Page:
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Controller: Philadelphia Sheriff’s Office can’t account for hundreds of guns

The City Controller's Office issued an investigative report showing that the Philadelphia Sheriff's Office cannot account for more than 200 guns it should have in its possession.

City Controller Rebecca Rhynhart speaks during a press conference at Thomas Paine plaza outside of the Municipal Services Building on Wednesday.
City Controller Rebecca Rhynhart speaks during a press conference at Thomas Paine plaza outside of the Municipal Services Building on Wednesday.Read moreMONICA HERNDON / Staff Photographer

The Philadelphia Sheriff’s Office cannot account for more than 200 guns that are supposed to be in its custody, some of them part of the office’s arsenal and others confiscated from people subject to protection-from-abuse orders, according to an investigative report released Wednesday by the City Controller’s Office.

The investigation found serious problems in the Sheriff’s Office with recordkeeping, a lack of policies and procedures for managing guns, and haphazard storage of guns in boxes, barrels, cabinets, and in piles on the floor of the office’s armory, City Controller Rebecca Rhynhart said during a news conference in Center City.

She laid the blame for the dysfunction on former Sheriff Jewell Williams, who left office in January, while she praised his successor, Sheriff Rochelle Bilal, for cooperating with the probe and for addressing the myriad deficiencies.

Still, Rhynhart said the missing guns are a serious concern that is still under investigation, although she declined to say which law enforcement agencies she had contacted.

“It is a serious issue, and steps need to also happen,” she said, to find the missing guns and to put in place detailed polices and procedures to prevent such losses in the future.

“Not only does poor management and lack of policies increase the likelihood of potential theft or waste or mismanagement of the guns,” she said, “but it also compromises the safety of Sheriff’s Office employees."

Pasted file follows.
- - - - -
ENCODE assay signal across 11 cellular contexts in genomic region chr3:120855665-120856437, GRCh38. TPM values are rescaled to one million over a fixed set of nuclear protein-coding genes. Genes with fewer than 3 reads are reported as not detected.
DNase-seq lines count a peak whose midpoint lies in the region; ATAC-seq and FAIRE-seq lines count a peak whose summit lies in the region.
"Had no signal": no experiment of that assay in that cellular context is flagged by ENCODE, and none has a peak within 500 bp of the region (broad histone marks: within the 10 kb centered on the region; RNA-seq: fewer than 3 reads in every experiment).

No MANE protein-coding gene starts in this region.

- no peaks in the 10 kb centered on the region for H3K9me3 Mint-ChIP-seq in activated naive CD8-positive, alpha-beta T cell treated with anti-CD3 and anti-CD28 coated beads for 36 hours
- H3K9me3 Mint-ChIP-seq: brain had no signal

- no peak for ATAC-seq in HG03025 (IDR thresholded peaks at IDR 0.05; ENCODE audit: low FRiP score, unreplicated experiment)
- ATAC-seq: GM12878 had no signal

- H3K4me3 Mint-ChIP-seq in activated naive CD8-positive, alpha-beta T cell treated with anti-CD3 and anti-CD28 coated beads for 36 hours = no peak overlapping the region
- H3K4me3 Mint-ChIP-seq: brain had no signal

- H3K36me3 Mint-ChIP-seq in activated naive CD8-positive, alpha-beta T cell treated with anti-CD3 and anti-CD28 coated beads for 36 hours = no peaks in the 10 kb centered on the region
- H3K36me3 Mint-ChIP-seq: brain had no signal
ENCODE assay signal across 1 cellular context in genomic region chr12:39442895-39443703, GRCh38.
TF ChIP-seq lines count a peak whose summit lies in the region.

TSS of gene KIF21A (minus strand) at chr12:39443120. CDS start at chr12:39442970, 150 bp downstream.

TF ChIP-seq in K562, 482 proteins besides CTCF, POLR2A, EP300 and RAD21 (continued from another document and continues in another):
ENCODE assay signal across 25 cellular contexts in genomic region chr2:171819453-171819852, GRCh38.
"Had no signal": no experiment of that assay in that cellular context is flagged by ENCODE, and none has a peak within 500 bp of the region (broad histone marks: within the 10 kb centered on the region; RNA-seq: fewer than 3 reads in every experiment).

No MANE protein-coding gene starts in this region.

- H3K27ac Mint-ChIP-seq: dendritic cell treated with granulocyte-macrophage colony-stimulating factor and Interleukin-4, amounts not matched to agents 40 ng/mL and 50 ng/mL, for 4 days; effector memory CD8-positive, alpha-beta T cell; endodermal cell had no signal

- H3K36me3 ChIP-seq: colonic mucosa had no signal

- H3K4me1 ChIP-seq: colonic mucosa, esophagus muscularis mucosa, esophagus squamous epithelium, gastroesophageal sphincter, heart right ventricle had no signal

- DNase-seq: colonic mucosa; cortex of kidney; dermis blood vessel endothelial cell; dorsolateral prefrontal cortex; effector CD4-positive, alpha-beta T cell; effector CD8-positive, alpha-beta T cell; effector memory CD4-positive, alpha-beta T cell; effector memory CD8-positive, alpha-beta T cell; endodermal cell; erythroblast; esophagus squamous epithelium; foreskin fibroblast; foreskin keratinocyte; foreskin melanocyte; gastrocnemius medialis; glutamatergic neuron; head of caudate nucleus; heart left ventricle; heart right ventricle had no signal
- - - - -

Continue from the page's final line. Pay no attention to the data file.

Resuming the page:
Bilal, who took office in January, said poor recordkeeping by Williams’ administration has made it difficult for her team to verify that more than 200 guns are missing, but her internal investigation into the finding is ongoing.

“They left us with a crazy mess, as far as the Sheriff’s Office, and not just the armory, trust me,” said Bilal, who attended the news conference.

The probe began in November 2019 after the Controller’s Office received a confidential complaint and supporting documentation alleging that 15 long guns — rifles and shotguns — had been missing from the Sheriff’s Office gun inventory since 2016, Rhynhart said.

The complaint also included details of an alleged burglary that the tipster said occurred in February 2019 at a local gun shop and involved three of the Sheriff’s Office guns, she added.

Investigators determined at least 101 service firearms were missing from the Sheriff’s Office armory -- nine long guns, 26 handguns and 66 other guns. In addition, 109 guns relinquished in protection-from-abuse cases between 1997 and 2015 were missing, investigators found.

Of the 15 missing long guns noted in the initial complaint, six were located during the controller’s investigation, including three that were alleged to have been stolen during the gun-shop burglary, leaving nine of those guns still unaccounted for, the report said.

The Sheriff’s Office, with a budget of $27 million in the 2020 fiscal year and 428 employees, is responsible for the court-ordered sale of foreclosed and tax-delinquent properties, along with courtroom security and the transportation of prisoners to court.

The investigation was complicated by the physical disorganization of the armory — located in three rooms of Sheriff’s Office headquarters on South Broad Street — and poor gun-inventory recordkeeping, deficiencies that limited the investigators’ ability to complete an exhaustive review and required them to generate their own comprehensive reference documents from inconsistent, and often handwritten, Sheriff’s Office source documents, the report said.

Investigators uncovered numerous deficiencies in the office’s overall handling and storage of weapons that included the commingling of service firearms and confiscated firearms, and the storage of some weapons that were still loaded, the report said.

While Bilal has been cooperative with investigators, they received “considerable pushback” from the administration of Williams, who was in office from January 2012 to January 2020, the report said, noting that access to the armory was restricted, along with interviews with staff members.

Bilal pledged better recordkeeping and stricter controls going forward.

“I am pleased to report that there are new internal audit procedures, our office has been using state-of-the-art weapon-tracking software, and a full review of the inventory of both protection-from-abuse and service firearms have been implemented and completed this year during my administration,” she said. “All weapons have been inventoried. There is a new day in the handling of this office’s day-to-day affairs under my watch.”